Many Hues of Happiness | The Daily Star
12:04 AM, June 14, 2013 / LAST MODIFIED: 02:35 PM, June 13, 2013


Many Hues of Happiness

Happiness in its elemental term is a state of mind. There are no constraints in such a state. When happiness descends a sense of ease and well-being envelops the mind and the body - Ah! The taste of life is so sweet!

Happiness can come from little things but in great measures. There is a gentleman who shuttles between Dallas and Dhaka once every three months. His wife and two sons are settled in Dallas. I asked him how his wife finds happiness when he is always set to take the flight. He reminds me of his other interest his daily singing lessons be it in Dhaka or Dallas. In Dallas when he sits down with his harmonium and his book of songs to practice singing lessons first thing in the morning after breakfast, his wife arrives with two cups of hot tea and sits down beside him. She listens to his songs looking up at him with loving eyes. He tells me that this is their rendezvous with happiness in the life they share. The bond is still fresh like the morning tea.

It is a general perception that happiness takes two, spouses, a girl friend or a boyfriend for happiness to befriend. As a matter of convenience it is a fact, not a rule. Samuel Beckett the Nobel laureate advised, "Read the best book, keep the best company but learn to be happy alone". Interesting! One of my elderly friends who served in newspaper industry shared one of his memorable experiences. There was one C.R. Mitter the Get-a-Word manager of the then English daily Morning News. He was a confirmed bachelor and was always impeccably dressed being fastidious in his taste. Mitter loved to watch English films that were regularly shown in a chic theatre called Naz. My elderly friend was sent to collect two tickets, in the farthest corner of the last row so that he could be by himself! The gentleman always carried crisp currency notes. His breakfast consisted of a cup of tea till it was time for lunch which would arrive from Kasbah, a prestigious eating house. Whenever it was time for lunch and he happened to meet my elderly friend he gave him a crisp five Rupee note to take something good.  He happily enjoyed his ways of life without the aid of a companion.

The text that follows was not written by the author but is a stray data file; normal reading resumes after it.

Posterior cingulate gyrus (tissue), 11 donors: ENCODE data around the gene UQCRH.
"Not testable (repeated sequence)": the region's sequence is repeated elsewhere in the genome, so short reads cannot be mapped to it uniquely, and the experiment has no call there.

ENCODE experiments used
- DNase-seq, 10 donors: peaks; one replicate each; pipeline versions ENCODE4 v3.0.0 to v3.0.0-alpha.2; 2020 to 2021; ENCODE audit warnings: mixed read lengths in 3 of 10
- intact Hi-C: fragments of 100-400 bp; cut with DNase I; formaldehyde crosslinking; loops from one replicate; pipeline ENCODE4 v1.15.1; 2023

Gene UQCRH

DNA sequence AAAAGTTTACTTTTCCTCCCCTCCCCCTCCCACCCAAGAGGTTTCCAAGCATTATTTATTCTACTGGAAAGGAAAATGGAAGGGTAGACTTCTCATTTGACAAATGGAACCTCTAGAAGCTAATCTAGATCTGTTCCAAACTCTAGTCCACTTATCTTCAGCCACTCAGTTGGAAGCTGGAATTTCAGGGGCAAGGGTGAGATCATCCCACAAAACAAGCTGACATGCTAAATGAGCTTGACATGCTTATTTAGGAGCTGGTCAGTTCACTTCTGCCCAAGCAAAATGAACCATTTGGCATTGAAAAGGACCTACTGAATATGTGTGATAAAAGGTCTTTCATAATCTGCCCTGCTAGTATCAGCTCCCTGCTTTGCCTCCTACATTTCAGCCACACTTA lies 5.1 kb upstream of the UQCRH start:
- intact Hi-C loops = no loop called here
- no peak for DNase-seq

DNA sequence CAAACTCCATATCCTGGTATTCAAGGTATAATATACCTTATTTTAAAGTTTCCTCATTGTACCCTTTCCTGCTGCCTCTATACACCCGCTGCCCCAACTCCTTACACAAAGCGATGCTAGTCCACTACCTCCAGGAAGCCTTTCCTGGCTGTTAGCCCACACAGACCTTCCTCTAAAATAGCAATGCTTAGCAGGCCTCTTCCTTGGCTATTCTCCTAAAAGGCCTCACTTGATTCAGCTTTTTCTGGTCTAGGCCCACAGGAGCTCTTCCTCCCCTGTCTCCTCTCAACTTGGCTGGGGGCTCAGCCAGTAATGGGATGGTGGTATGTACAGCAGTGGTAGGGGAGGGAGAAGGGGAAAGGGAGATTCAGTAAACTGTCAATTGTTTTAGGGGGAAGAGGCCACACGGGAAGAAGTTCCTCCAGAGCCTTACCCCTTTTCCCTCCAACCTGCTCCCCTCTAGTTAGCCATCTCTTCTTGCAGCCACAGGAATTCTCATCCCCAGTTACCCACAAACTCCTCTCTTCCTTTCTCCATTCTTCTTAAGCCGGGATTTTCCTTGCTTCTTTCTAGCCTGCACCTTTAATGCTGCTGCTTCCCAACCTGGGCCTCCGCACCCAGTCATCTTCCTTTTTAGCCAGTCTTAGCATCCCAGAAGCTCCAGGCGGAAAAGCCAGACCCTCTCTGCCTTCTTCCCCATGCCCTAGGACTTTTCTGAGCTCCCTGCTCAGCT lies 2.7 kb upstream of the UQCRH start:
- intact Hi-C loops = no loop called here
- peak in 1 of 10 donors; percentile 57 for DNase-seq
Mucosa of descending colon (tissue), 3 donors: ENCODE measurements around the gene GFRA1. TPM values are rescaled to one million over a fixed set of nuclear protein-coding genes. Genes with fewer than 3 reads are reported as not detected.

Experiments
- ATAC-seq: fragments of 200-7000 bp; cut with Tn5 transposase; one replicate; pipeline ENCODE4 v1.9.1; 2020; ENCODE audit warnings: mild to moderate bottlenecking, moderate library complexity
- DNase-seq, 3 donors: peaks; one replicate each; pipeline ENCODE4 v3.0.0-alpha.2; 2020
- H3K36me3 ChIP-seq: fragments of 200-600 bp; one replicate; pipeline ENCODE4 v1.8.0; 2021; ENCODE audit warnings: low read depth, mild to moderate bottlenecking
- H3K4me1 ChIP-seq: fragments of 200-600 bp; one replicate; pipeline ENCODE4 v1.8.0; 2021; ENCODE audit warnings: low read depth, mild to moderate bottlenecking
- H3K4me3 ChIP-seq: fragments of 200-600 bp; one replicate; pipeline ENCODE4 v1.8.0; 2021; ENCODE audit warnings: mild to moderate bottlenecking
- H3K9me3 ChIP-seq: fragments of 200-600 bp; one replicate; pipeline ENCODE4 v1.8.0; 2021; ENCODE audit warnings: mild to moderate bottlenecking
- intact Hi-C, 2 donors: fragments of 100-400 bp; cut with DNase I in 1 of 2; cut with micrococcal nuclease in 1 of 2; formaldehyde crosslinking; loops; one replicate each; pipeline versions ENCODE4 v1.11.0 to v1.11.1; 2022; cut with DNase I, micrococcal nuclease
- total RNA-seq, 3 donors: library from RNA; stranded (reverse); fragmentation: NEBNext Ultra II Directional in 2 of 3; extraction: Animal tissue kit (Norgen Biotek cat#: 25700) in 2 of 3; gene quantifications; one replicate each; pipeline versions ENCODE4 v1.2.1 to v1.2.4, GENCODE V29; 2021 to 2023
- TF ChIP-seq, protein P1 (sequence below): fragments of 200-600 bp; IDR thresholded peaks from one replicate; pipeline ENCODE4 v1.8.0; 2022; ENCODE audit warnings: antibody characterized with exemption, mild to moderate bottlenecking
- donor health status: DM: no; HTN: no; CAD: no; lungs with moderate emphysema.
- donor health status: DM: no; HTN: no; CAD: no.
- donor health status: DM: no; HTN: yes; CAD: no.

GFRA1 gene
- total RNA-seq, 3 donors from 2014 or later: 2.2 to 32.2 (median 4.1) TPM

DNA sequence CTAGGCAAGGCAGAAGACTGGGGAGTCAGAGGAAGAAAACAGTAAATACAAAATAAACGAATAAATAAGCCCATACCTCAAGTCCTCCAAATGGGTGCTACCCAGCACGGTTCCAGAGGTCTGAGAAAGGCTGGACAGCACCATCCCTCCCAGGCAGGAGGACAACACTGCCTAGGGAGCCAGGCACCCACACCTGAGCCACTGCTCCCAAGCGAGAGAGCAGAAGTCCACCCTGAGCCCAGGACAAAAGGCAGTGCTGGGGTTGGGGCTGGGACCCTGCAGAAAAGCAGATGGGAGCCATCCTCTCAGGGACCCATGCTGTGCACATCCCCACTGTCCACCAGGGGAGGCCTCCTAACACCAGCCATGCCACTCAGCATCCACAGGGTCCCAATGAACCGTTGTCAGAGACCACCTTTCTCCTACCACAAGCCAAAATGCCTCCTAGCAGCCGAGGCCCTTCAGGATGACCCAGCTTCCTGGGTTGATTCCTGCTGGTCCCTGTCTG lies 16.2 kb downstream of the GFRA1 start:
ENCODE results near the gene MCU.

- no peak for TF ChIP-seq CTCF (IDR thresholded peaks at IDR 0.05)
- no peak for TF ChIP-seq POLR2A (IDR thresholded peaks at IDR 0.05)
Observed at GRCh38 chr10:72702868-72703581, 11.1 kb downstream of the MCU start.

perceptionPresident Abraham Lincoln is known to always sport a melancholy look; he was in the midst of the stressful time of American Civil War. Duty took its toll, he aged early, yet he received his dollops of happiness in the company of his four boys. He was very fond of children and the White House was not a dull house with formalities. He lwas fond of reading and loved to read to his boys who would sit around him. There is a famous photograph of Lincoln reading from a book with Willie his third favourite son seated on the chair and the eldest Robert standing nearby and Mama Mary also there. Lincoln was informal from the beginning. When he was working as a store clerk he used to fold his long legs and lie down on the counter reading books. He kept his casual habit in the White House too. That happiness was Lincoln's time.

I raised two dogs Lucky and Blackie. The latter was with us for nine years. A bond developed with me, her keeper. My happiness with Blackie is a fond episode for me. I would hold the ball and throw it commanding 'Fetch'. She would sprint towards it and bring it for me. I would say 'stand' and she would stand on her hind legs. When I relaxed on the terrace she would stay beside me spreading her fore legs forward. I am grateful to Blackie for the happiness she gave me.

In his book The Conquest of Happiness Bertrand Russell has made exploratory analysis of happiness. His way is to face the facts, fight the fears, and to repress thoughts of sin and to believe that life, in spite of all the trials, is still livable.

In her saintly eminence Mother Teresa has spoken of tutoring the mind in such a way that — it does not get burdened and to enable it to find happiness as a natural endowment. Mother Teresa spoke:

People are often unreasonable, illogical and self-centred;
Forgive them anyway.
If you are kind, people may accuse you of selfish ulterior motives;
Be kind anyway.
If you are successful, you will win some false friends and some true enemies;
Succeed anyway.
If you are honest and frank, people may cheat you;
Be honest and frank anyway.
What you spend years building someone could destroy overnight;
Build anyway.
If you find serenity and happiness, they may be jealous;
Be happy anyway. …
— Mother Teresa

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